Authors:
 [1];  [2];  [2];  [3];  [2];  [4];  [3]
  1. Physikalisch-Meteorologisches Observatorium Davos/World Radiation Center
  2. University of Colorado
  3. National Oceanic and Atmospheric Administration
  4. National Renewable Energy Lab. (NREL), Golden, CO (United States)
Publication Date:
Research Org.:
DOE Office of Science Atmospheric Radiation Measurement (ARM) Program (United States)
Sponsoring Org.:
USDOE Office of Science (SC), Biological and Environmental Research (BER) (SC-23)
Contributing Org.:
Physikalisch-Meteorologisches Observatorium Davos/World Radiation Center, National Renewable Energy Laboratory, National Oceanic and Atmospheric Administration, University of Colorado/Cooperative Institute for Research in Environmental Sciences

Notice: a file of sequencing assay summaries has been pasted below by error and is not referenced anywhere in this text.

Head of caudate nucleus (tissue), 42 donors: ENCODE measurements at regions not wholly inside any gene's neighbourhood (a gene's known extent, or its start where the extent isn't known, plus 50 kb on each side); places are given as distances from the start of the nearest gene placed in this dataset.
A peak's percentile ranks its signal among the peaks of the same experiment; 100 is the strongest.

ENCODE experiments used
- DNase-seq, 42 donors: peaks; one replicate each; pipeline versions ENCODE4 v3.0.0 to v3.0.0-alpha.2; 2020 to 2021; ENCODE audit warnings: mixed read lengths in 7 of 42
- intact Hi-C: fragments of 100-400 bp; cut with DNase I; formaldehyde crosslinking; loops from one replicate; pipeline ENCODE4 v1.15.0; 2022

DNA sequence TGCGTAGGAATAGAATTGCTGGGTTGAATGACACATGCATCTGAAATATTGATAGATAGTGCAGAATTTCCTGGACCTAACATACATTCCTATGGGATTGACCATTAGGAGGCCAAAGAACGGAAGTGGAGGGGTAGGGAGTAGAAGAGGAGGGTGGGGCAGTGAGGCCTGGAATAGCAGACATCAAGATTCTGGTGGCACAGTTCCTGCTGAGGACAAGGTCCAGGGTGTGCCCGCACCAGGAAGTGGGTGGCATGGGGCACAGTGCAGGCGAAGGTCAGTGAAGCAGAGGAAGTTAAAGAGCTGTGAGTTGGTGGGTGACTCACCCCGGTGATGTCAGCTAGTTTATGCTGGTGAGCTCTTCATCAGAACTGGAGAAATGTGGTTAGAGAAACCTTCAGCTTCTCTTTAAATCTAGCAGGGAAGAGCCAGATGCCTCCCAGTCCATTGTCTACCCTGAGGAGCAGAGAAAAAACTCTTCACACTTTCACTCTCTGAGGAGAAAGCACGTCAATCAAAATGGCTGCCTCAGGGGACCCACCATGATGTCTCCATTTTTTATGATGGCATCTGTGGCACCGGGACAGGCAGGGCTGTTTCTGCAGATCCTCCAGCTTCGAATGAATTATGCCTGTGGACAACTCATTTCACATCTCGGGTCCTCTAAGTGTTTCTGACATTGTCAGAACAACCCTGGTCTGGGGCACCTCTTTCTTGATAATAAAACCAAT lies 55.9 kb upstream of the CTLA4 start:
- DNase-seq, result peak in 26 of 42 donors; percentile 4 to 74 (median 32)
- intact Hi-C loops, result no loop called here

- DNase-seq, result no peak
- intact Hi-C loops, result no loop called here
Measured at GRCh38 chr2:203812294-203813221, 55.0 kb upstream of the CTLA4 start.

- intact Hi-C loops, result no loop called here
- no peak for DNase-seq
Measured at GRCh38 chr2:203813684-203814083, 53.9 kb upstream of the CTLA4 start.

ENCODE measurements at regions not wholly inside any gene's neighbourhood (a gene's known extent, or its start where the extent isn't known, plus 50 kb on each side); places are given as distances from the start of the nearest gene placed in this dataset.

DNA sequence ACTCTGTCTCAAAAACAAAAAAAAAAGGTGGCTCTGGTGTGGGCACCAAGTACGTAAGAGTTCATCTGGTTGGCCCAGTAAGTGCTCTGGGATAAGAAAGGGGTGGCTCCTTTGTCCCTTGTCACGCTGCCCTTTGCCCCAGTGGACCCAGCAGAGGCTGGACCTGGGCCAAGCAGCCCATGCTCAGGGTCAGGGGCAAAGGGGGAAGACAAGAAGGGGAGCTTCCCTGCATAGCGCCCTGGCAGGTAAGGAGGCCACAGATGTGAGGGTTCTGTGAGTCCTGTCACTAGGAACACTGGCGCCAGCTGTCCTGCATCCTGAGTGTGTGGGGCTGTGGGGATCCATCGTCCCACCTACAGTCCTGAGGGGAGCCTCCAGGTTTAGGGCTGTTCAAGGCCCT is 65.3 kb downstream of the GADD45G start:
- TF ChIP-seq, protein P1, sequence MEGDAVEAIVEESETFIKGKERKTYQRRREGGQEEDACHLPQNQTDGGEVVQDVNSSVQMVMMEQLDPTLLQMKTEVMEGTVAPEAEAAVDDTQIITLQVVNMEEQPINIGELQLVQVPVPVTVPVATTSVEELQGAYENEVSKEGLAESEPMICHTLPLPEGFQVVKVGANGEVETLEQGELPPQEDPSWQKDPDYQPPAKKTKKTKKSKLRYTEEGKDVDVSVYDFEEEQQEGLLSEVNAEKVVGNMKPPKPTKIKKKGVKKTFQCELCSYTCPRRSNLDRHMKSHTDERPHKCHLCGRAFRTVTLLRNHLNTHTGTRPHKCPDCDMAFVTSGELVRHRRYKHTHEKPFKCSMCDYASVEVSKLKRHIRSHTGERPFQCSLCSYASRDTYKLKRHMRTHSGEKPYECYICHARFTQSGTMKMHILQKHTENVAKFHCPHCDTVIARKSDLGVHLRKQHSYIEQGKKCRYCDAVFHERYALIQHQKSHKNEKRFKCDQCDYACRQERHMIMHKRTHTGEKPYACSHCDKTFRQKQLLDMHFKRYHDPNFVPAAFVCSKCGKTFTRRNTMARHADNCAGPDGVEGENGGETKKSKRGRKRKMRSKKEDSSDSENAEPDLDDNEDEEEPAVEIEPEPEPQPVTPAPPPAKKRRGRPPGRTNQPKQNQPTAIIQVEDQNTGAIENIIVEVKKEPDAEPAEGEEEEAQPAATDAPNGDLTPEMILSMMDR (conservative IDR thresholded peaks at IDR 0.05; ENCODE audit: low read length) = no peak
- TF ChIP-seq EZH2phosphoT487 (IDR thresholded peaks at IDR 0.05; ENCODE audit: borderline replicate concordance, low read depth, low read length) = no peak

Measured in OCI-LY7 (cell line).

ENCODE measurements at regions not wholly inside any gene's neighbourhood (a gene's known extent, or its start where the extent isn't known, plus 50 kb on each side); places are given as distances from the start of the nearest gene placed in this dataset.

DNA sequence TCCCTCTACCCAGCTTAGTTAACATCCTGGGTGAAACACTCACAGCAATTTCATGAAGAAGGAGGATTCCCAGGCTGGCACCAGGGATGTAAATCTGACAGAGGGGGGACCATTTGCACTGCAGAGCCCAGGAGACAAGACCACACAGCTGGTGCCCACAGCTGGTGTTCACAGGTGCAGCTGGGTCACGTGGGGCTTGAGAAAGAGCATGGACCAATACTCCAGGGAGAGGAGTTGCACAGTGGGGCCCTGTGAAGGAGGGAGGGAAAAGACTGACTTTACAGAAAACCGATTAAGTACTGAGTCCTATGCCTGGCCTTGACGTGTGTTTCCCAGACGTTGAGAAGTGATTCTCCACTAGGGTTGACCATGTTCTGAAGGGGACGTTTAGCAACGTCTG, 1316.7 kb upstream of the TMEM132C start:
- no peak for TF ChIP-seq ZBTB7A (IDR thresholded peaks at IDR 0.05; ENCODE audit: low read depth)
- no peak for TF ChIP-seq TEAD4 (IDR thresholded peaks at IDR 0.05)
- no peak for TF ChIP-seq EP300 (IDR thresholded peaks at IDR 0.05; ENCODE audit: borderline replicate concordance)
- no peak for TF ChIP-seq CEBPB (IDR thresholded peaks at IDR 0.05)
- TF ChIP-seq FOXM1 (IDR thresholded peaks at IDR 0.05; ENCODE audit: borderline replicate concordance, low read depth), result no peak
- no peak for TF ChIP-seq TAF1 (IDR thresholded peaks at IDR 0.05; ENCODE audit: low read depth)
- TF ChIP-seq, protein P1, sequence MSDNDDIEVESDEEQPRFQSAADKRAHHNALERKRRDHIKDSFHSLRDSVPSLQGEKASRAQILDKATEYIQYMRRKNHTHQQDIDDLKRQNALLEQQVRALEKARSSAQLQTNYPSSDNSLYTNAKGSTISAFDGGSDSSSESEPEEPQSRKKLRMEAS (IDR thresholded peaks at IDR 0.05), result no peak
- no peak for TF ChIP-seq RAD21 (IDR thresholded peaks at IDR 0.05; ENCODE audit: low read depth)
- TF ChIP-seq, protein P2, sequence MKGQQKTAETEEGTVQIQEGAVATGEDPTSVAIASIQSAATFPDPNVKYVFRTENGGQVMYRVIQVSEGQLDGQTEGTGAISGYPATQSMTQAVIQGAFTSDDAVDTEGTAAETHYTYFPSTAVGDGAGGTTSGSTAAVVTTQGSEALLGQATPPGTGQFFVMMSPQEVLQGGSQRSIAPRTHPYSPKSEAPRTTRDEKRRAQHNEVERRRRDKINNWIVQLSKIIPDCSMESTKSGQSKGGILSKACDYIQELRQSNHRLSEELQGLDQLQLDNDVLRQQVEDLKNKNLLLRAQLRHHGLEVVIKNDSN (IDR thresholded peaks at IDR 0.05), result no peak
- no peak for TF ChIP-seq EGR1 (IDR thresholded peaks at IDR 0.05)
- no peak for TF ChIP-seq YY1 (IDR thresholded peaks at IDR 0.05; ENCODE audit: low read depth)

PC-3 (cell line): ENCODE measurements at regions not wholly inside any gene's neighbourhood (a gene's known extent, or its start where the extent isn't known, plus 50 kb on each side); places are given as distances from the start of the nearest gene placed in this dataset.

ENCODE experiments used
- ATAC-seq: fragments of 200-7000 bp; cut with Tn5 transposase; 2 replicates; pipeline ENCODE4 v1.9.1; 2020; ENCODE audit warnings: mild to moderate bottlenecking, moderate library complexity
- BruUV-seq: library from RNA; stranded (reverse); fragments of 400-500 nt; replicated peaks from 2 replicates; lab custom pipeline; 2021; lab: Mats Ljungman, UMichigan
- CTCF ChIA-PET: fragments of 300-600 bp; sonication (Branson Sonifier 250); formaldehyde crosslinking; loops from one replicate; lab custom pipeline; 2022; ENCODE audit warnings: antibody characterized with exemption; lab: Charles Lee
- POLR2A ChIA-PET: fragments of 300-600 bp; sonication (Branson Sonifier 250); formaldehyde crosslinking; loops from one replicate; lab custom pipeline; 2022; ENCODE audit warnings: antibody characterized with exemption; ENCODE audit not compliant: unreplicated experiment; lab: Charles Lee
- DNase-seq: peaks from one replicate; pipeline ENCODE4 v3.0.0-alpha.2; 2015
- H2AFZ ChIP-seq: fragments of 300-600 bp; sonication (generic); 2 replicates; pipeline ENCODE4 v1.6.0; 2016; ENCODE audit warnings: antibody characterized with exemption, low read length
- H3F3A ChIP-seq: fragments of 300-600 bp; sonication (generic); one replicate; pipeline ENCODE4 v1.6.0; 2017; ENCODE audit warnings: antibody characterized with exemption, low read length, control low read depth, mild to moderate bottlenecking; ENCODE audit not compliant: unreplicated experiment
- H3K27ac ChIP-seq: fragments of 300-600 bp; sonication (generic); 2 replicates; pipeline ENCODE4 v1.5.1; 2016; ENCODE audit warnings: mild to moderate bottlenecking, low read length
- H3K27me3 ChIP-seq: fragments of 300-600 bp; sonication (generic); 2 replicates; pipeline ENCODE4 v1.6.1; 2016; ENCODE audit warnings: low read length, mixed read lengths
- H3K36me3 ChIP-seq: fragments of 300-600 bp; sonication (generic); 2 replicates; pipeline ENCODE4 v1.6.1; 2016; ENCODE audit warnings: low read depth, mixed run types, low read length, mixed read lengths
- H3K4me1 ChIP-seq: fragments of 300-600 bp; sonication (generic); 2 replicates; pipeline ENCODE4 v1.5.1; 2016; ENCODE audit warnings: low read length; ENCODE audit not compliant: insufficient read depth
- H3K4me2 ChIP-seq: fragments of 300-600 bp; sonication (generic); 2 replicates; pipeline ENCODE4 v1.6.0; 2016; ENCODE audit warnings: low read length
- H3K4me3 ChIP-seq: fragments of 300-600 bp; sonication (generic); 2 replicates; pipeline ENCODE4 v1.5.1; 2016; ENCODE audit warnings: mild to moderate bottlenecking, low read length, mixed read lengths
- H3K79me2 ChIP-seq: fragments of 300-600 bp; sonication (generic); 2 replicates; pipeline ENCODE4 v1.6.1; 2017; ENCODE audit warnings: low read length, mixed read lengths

OSTI Identifier:
1480270
Report Number(s):
DOE/SC-ARM-18-027
DOE Contract Number:  
DE-ACO5-7601830
Resource Type:
Program Document
Country of Publication:
United States
Language:
English
Subject:
AERI, instrument calibration, Southern Great Plains, infrared radiation, radiometers, pyrgeometers, water vapor, Line-by-Line Radiative Transfer Model

Citation Formats

Grobner, Julian, Hall, Emiel, Long, Charles, McComiskey, Allison, Michalsky, Joseph, Reda, Ibrahim, and Turner, David D. Evaluating the World Infrared Standard Group Field Campaign Report. United States: N. p., 2018. Web.
Grobner, Julian, Hall, Emiel, Long, Charles, McComiskey, Allison, Michalsky, Joseph, Reda, Ibrahim, & Turner, David D. Evaluating the World Infrared Standard Group Field Campaign Report. United States.
Grobner, Julian, Hall, Emiel, Long, Charles, McComiskey, Allison, Michalsky, Joseph, Reda, Ibrahim, and Turner, David D. Wed . "Evaluating the World Infrared Standard Group Field Campaign Report". United States. https://www.osti.gov/servlets/purl/1480270.
@article{osti_1480270,
title = {Evaluating the World Infrared Standard Group Field Campaign Report},
author = {Grobner, Julian and Hall, Emiel and Long, Charles and McComiskey, Allison and Michalsky, Joseph and Reda, Ibrahim and Turner, David D},